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Monitoring and assessing the quality of care for youth: developing an audit tool using an expert consensus approach.

Puszka S, Nagel T, Matthews V, Mosca D, Piovesan R, Nori A, Bailie R - Int J Ment Health Syst (2015)

Bottom Line: Audit items comprise key measures of processes and outcomes of care for Indigenous youth, as determined by the expert reference group.Pilot testing and user feedback highlighted the importance of feasibility and context-specific considerations in tool development and design.The youth health audit tool provides a first step in monitoring, assessing and improving the way Indigenous primary healthcare services engage with and respond to the needs of youth.

View Article: PubMed Central - PubMed

Affiliation: Menzies School of Health Research, PO Box 41096, Casuarina, NT 0810 Australia.

ABSTRACT

Background: The mental health needs of young people are often inadequately met by health services. Quality improvement approaches provide a framework for measuring, assessing and improving the quality of healthcare. However, a lack of performance standards and measurement tools are an impediment to their implementation. This paper reports on the initial stages of development of a clinical audit tool for assessing the quality of primary healthcare for Australian Indigenous youth aged 12-24 including mental health services provided within primary care.

Methods: Audit items were determined through review of relevant guidelines, expert reference group consensus opinion and specific inclusion criteria. Pilot testing was undertaken at four Indigenous primary healthcare services. A focus group discussion involving five staff from a health service participating in pilot testing explored user experiences of the tool.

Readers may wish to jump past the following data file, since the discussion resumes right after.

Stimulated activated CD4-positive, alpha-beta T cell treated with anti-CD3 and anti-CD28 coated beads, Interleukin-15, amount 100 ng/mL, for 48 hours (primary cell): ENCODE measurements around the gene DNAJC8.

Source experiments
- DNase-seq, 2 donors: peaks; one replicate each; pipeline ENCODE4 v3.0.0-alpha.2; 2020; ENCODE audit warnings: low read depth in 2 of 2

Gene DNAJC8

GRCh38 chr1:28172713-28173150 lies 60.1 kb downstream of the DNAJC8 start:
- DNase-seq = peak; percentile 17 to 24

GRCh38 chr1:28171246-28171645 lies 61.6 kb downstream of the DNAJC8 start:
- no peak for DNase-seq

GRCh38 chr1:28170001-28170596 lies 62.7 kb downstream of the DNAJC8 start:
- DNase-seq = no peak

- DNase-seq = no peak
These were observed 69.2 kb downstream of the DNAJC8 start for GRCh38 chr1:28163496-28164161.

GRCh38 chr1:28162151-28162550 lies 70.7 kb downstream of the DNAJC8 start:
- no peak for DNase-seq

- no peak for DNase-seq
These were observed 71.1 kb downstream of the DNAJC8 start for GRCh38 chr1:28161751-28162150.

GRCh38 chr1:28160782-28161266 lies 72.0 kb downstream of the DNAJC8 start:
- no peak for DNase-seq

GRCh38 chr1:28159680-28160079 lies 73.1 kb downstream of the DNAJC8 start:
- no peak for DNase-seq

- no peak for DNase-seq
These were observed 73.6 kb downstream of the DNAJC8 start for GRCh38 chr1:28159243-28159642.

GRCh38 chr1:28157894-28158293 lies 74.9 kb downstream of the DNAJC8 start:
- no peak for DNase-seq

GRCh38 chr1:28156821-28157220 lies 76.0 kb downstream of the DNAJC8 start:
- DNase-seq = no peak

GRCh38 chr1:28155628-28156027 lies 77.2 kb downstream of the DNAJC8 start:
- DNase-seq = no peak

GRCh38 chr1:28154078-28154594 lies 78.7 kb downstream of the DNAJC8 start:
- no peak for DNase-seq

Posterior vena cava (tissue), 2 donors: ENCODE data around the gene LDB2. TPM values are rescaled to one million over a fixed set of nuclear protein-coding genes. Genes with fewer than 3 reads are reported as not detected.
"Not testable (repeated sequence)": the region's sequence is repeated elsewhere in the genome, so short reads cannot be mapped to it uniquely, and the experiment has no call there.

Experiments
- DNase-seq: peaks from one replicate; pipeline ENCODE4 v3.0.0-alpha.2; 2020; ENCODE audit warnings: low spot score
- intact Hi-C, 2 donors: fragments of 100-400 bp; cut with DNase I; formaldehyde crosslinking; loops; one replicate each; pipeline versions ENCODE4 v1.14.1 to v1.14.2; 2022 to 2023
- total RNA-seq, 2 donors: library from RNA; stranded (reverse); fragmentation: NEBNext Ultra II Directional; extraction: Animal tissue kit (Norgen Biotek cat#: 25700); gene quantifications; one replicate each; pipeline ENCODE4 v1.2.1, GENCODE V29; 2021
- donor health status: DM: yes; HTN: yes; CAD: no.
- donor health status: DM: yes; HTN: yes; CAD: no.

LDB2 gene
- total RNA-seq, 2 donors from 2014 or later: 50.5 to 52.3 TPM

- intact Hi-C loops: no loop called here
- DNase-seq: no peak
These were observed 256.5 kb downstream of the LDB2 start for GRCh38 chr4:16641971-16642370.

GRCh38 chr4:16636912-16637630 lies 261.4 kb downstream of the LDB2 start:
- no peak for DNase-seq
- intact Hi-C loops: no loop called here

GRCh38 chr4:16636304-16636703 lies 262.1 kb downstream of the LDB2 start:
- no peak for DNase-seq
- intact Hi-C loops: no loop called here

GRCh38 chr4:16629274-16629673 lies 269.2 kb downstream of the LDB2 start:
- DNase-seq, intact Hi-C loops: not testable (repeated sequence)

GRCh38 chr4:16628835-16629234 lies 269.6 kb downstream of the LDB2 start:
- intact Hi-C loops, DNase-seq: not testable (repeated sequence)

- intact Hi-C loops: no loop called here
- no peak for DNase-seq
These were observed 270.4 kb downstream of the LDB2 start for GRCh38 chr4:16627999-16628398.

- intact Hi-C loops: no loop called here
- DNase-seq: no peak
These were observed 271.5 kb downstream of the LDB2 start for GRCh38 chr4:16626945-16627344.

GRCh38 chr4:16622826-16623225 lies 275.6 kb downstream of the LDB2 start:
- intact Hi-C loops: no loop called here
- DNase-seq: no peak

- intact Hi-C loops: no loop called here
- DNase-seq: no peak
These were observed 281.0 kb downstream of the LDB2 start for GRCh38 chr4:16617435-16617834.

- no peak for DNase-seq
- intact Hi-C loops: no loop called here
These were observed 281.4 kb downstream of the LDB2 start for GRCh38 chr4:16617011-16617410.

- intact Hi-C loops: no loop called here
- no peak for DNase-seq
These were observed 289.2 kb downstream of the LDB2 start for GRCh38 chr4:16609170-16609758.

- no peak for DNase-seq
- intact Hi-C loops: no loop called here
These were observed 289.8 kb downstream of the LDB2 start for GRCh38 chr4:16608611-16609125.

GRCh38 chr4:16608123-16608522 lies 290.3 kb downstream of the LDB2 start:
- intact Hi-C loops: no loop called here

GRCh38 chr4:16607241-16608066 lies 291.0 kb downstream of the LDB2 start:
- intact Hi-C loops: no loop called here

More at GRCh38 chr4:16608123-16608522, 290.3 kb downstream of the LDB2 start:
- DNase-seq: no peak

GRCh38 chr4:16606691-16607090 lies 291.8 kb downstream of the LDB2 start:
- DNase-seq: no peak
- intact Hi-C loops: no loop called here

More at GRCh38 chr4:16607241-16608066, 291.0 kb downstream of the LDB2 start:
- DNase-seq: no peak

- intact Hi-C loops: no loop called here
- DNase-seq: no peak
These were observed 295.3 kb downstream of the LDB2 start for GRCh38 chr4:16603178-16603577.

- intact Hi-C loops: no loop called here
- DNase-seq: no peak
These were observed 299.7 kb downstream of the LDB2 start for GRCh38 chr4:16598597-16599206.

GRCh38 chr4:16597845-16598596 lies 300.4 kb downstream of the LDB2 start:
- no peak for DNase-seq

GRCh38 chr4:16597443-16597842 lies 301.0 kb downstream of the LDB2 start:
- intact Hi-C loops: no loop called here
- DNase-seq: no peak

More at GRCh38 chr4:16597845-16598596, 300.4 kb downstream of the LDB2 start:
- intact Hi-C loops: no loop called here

Results: Audit items comprise key measures of processes and outcomes of care for Indigenous youth, as determined by the expert reference group. Gaps and conflicts in relevant guidelines and a lack of agreed performance indicators necessitated a tool development process that relied heavily on expert reference group advice and audit item inclusion criteria. Pilot testing and user feedback highlighted the importance of feasibility and context-specific considerations in tool development and design.

Conclusions: The youth health audit tool provides a first step in monitoring, assessing and improving the way Indigenous primary healthcare services engage with and respond to the needs of youth. Our approach offers a way forward for further development of quality measures in the absence of clearly articulated standards of care.

No MeSH data available.


Related in: MedlinePlus

Audit tool development process.
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Fig4: Audit tool development process.

Mentions: The audit tool underwent four major phases of development as the ERG considered an initial draft and results from pilot testing and user feedback processes (Figure 4). Time taken to complete the audit and user feedback on the length of the tool provided impetus to further prioritise audit items. The original One21seventy criteria for determining the inclusion of audit items (Figure 3) required refinement for the purpose of the youth health audit tool. Further prioritisation of audit items was determined by the ERG according to best practice service delivery for the prevention, screening or treatment for risk factors and conditions identified as priority issues for the health and wellbeing of IndigenousFigure 4